[pur-see-id] /ˈpɜr si ɪd/
any of a shower of meteors appearing in August and radiating from a point in the constellation Perseus.
any member of a meteor shower occurring annually around August 12th and appearing to radiate from a point in the constellation Perseus
meteor from an annual shower that appears to radiate from the constellation Perseus, 1867, from Modern Latin Perseides (plural), from Greek Perseis “daughter of Perseus” (see Perseus; also see -id). The name might have been introduced in English via the writings of Italian astronomer Giovanni Schiaparelli. Other recorded old names for them in English include August meteors and Tears of St. Lawrence.
[per-sey-i-tee, -see-] /pərˈseɪ ɪ ti, -ˈsi-/ noun 1. (in medieval philosophy) the quality of those things having substance independently of any real object.
[per-sef-uh-nee] /pərˈsɛf ə ni/ noun 1. Also, Proserpina, Proserpine. Classical Mythology. a daughter of Zeus and Demeter, abducted by Pluto to be queen of Hades, but allowed to return to the surface of the earth for part of the year. 2. a female given name. /pəˈsɛfənɪ/ noun 1. (Greek myth) a daughter of Zeus and […]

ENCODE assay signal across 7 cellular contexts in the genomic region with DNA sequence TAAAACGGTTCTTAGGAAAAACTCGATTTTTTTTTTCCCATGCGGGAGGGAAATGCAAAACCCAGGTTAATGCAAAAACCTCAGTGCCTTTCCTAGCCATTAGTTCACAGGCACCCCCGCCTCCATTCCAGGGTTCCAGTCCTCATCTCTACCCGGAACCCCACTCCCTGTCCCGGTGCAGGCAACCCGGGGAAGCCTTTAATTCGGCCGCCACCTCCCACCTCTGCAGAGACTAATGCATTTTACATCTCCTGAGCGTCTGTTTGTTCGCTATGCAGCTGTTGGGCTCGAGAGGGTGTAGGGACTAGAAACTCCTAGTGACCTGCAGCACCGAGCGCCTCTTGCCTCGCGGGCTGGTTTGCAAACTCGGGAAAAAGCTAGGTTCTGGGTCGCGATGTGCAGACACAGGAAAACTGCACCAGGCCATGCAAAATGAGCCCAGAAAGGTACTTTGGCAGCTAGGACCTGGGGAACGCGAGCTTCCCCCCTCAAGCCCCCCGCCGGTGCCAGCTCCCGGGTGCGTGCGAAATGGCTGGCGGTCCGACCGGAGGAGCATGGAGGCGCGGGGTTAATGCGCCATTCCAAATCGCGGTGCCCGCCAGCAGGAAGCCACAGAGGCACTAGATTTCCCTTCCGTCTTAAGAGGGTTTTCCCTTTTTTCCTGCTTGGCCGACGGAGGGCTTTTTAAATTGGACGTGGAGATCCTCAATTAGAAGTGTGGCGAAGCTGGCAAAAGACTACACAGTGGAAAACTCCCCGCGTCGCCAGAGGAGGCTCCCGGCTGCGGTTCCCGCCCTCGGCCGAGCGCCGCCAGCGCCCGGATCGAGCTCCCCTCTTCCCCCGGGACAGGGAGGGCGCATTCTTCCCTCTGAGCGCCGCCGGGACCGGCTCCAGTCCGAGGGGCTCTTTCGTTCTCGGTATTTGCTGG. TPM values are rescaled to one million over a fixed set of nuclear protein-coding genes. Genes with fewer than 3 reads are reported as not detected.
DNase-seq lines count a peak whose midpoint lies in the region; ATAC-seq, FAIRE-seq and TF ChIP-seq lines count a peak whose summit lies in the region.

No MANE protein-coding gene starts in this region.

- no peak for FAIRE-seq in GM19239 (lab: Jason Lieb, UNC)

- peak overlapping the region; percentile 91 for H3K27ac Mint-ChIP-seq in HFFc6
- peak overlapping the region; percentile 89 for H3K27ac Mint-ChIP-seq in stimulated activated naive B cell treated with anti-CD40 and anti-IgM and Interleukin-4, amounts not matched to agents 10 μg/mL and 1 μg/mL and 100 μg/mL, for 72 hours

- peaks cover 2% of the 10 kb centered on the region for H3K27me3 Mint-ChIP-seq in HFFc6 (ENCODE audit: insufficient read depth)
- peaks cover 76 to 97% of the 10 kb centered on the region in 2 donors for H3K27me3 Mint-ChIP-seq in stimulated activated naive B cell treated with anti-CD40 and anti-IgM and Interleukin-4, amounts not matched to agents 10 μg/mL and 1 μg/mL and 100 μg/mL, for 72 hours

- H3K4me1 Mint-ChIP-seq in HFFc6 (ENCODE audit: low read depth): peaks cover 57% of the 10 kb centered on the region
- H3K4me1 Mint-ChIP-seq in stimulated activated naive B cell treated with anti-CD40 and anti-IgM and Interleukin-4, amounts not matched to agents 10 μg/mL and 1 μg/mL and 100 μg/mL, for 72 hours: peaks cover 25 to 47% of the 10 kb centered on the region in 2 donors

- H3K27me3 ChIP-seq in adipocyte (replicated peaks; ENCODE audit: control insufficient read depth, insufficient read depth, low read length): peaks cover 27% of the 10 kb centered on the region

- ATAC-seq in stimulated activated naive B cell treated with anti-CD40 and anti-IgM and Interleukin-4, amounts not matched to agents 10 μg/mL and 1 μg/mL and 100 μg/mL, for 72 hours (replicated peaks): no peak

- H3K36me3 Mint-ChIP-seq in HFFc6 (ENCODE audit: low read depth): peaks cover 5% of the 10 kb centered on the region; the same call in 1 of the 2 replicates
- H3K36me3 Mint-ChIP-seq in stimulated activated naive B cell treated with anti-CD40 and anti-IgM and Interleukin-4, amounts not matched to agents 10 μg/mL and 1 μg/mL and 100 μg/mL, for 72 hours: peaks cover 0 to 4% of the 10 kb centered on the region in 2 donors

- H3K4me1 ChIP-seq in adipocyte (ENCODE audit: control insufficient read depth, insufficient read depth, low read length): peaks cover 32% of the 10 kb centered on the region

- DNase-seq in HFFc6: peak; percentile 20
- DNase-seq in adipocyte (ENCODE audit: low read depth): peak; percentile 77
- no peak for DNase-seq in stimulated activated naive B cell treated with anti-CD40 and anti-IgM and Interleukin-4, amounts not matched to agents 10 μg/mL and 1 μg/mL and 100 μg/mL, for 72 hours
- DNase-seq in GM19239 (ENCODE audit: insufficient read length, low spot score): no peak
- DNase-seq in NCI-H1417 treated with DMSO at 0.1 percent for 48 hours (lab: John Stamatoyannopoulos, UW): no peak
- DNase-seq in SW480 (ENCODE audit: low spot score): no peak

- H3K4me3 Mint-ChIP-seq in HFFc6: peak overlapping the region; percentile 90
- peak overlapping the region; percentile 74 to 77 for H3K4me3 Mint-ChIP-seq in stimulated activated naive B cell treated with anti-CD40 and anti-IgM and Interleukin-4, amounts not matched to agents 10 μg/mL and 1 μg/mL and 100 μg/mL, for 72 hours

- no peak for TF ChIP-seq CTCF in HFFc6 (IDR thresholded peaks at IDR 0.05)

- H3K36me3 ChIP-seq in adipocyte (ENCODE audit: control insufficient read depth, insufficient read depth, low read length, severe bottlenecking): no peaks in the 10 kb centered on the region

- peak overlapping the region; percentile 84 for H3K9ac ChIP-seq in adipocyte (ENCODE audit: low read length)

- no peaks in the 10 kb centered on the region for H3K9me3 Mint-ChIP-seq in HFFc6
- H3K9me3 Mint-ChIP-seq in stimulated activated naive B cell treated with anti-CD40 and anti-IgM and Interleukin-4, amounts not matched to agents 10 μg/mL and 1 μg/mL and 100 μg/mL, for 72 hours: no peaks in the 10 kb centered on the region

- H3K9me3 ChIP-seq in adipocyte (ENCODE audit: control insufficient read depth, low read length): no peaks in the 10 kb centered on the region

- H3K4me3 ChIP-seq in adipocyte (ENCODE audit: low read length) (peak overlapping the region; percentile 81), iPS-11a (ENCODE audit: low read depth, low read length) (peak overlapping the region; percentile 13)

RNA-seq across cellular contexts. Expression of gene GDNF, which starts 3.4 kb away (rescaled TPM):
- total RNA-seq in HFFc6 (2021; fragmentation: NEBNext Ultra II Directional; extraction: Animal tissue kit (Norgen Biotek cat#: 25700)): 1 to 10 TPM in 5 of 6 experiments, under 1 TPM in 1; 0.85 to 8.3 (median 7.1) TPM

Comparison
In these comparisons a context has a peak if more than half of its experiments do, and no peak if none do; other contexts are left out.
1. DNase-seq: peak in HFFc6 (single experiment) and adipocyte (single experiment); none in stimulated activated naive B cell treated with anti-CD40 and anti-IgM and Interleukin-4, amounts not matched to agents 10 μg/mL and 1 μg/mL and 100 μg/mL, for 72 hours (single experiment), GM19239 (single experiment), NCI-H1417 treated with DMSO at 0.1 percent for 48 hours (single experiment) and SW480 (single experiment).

[per-sep-uh-lis] /pərˈsɛp ə lɪs/ noun 1. an ancient capital of Persia: its imposing ruins are in S Iran, about 30 miles (48 km) NE of Shiraz. /pəˈsɛpəlɪs/ noun 1. the capital of ancient Persia in the Persian Empire and under the Seleucids: founded by Darius; sacked by Alexander the Great in 330 bc ancient capital […]
[pur-seez] /ˈpɜr siz/ noun, Classical Mythology. 1. a son of Perseus and Andromeda and the ancestor of the kings of Persia. 2. brother of King Aeëtes of Colchis. Having murdered Aeëtes and seized the throne, Perses was killed by his niece Medea and her son Medus.